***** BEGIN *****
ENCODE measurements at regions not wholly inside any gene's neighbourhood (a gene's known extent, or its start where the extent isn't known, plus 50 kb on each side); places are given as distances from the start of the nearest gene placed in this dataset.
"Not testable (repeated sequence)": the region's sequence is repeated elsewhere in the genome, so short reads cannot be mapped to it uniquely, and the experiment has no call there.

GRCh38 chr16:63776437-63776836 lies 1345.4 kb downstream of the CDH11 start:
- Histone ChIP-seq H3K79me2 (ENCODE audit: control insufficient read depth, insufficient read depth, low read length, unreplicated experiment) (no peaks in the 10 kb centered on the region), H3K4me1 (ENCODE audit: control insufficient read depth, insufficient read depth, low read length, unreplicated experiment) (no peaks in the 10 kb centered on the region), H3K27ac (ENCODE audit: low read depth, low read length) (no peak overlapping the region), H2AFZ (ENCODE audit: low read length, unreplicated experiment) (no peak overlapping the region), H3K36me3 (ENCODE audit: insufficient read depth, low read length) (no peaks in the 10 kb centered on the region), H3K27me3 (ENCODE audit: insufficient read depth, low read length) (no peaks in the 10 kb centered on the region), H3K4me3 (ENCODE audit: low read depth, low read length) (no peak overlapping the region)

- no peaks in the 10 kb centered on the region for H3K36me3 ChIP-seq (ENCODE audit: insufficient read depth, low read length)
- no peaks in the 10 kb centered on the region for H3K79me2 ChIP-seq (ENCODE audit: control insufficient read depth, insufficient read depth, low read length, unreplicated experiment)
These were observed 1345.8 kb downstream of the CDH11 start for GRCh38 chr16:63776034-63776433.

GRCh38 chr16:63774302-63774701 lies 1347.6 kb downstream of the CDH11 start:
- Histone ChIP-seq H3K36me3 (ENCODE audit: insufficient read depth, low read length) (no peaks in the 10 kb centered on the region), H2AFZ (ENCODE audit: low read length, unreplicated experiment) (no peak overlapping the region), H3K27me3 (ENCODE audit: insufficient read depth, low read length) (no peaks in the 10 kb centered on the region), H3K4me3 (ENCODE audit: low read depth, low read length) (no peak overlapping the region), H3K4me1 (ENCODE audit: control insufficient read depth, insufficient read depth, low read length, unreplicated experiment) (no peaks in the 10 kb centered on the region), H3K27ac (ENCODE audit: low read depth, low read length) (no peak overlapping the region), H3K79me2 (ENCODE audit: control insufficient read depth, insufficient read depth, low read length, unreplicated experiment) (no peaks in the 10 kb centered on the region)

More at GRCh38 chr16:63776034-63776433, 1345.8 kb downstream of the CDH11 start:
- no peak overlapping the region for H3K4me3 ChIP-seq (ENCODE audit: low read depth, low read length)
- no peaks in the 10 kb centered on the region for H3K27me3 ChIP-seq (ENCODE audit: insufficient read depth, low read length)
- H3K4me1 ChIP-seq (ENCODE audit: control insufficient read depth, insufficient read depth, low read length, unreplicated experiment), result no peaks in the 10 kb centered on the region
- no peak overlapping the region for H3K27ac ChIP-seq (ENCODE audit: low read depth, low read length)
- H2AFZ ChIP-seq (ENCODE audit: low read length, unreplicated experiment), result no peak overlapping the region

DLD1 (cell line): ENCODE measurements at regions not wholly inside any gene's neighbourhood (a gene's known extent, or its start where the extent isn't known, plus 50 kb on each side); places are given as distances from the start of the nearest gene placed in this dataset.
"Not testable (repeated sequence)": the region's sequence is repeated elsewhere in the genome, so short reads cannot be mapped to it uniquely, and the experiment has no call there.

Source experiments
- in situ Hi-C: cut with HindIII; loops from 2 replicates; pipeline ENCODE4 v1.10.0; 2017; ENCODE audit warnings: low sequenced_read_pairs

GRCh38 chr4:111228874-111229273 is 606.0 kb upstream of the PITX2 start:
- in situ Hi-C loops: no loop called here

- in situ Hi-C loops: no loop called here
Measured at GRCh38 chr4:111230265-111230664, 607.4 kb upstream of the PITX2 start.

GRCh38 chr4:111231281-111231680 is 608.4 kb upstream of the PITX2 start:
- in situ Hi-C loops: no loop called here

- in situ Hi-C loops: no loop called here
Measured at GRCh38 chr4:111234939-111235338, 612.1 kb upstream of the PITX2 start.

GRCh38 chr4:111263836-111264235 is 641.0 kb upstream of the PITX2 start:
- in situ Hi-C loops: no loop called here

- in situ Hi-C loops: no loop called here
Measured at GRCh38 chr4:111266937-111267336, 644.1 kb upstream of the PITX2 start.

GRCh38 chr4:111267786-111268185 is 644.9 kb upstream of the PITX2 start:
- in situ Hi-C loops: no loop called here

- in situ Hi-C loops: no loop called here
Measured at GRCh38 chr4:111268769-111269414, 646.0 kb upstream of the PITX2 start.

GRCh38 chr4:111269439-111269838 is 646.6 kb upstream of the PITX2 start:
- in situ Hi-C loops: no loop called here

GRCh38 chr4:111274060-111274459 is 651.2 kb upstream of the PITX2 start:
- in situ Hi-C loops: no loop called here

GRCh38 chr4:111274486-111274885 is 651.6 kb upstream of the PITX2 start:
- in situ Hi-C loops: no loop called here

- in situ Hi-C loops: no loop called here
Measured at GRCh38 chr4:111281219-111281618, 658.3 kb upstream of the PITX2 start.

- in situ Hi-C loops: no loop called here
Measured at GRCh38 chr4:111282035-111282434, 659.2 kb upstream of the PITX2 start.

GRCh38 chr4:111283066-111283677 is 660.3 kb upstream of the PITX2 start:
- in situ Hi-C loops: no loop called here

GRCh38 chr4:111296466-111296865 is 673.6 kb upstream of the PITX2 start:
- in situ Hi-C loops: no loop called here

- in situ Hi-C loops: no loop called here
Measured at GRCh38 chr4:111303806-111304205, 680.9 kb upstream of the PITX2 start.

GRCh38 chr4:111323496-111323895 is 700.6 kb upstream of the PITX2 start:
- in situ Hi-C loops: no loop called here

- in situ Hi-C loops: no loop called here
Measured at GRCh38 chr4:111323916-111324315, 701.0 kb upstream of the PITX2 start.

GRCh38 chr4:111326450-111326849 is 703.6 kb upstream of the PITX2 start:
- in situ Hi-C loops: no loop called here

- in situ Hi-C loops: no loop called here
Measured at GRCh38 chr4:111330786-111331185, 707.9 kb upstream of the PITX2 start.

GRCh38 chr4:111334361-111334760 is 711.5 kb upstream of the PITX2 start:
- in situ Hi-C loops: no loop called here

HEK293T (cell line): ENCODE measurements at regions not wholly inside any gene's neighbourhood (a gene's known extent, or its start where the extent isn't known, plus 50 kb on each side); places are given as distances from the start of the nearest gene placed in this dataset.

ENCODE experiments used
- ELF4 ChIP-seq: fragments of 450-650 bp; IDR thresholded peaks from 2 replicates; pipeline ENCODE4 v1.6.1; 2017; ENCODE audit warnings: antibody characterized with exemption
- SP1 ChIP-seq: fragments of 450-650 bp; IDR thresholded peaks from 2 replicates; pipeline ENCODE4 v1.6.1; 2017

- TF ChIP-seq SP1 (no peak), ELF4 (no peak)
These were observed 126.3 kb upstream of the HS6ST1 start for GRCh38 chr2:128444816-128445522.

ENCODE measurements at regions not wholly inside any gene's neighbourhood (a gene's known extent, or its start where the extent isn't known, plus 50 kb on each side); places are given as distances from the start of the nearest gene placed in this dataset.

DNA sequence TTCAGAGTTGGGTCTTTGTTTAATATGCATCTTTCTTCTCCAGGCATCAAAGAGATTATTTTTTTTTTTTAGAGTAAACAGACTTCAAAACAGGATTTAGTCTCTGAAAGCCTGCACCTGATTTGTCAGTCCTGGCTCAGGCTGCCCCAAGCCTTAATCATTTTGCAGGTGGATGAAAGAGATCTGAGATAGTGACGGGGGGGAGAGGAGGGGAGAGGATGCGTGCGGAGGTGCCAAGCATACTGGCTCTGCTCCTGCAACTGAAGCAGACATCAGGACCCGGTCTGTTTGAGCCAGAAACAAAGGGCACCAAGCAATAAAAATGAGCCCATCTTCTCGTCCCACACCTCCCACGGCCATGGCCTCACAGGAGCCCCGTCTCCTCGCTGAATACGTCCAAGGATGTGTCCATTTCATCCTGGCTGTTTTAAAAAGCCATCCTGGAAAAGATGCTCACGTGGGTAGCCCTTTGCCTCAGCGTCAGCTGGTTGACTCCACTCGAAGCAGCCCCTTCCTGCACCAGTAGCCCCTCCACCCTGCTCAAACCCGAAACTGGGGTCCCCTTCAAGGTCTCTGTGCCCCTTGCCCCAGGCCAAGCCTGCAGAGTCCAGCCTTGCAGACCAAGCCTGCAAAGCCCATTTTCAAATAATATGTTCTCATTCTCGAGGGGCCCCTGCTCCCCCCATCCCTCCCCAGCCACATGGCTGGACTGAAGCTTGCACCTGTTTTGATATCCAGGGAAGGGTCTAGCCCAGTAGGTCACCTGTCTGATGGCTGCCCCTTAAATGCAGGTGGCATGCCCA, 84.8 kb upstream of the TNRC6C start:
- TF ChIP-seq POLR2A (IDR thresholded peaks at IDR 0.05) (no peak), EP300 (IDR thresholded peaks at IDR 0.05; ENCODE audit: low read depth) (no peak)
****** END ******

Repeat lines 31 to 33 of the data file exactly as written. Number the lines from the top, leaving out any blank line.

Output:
Measured at GRCh38 chr4:111266937-111267336, 644.1 kb upstream of the PITX2 start.

GRCh38 chr4:111267786-111268185 is 644.9 kb upstream of the PITX2 start:
- in situ Hi-C loops: no loop called here